3 Mar 2015

At a landmark Downing Street summit today, David Cameron unveiled new measures to tackle child sexual exploitation.

They included:

  • tougher sanctions for senior public workers who fail to protect children
  • a new national helpline for professionals to blow the whistle on bad practice
  • child sex abuse to be prioritised as a national threat by the police

Our response: 'We are finally starting to take this seriously as a nation'

Matthew Reed, Chief Executive of The Children’s Society, which speaks out for children who are sexually exploited and supports them to escape, says:

'The Children’s Society has been working with child victims for over a decade and demanding that the true scale of this horrific abuse is exposed and stopped. Today’s announcement is a long-awaited watershed that shows we are finally starting to take this seriously as a nation. The Prime Minister is right to recognise that sexual exploitation is a national threat – and the culture of denial must end now.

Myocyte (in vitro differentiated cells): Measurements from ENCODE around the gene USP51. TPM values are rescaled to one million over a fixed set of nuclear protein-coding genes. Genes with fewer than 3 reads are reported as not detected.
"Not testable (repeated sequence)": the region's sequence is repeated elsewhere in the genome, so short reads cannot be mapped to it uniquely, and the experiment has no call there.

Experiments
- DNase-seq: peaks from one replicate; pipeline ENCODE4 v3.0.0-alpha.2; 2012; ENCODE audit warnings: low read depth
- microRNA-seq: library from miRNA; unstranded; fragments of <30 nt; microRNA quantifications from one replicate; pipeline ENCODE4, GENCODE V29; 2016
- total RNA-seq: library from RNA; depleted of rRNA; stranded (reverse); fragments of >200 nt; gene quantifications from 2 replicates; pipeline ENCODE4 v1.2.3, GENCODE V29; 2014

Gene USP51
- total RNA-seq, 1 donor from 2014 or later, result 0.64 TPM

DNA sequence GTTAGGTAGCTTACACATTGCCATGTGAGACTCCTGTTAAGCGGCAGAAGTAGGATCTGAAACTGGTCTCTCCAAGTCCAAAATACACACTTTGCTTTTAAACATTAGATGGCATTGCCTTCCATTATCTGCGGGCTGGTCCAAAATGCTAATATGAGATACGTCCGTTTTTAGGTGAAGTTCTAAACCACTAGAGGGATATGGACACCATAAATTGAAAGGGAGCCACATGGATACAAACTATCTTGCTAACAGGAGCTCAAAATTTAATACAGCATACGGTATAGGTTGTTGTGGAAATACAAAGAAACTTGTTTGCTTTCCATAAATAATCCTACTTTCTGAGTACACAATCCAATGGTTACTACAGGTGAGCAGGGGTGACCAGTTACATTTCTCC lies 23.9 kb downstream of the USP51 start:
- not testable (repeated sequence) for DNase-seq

'For survivors of sexual exploitation the consequences of abuse can last a lifetime. It’s therefore right that anybody who has deliberately covered-up abuse, or wilfully turned a blind eye should face a tough sentence.

'Child protection workers in the police, social services, health and schools must tackle this issue head-on. But protecting children costs money: it takes time, training and resources. If we are serious about stopping abuse, we must invest.

'But legislation is not enough on its own. Time and again we have seen shocking cases of vulnerable young people being dismissed, or blamed for their own suffering – even when they have been brave enough to ask for help. A wholesale change in attitudes and culture is crucial if things are really going to change.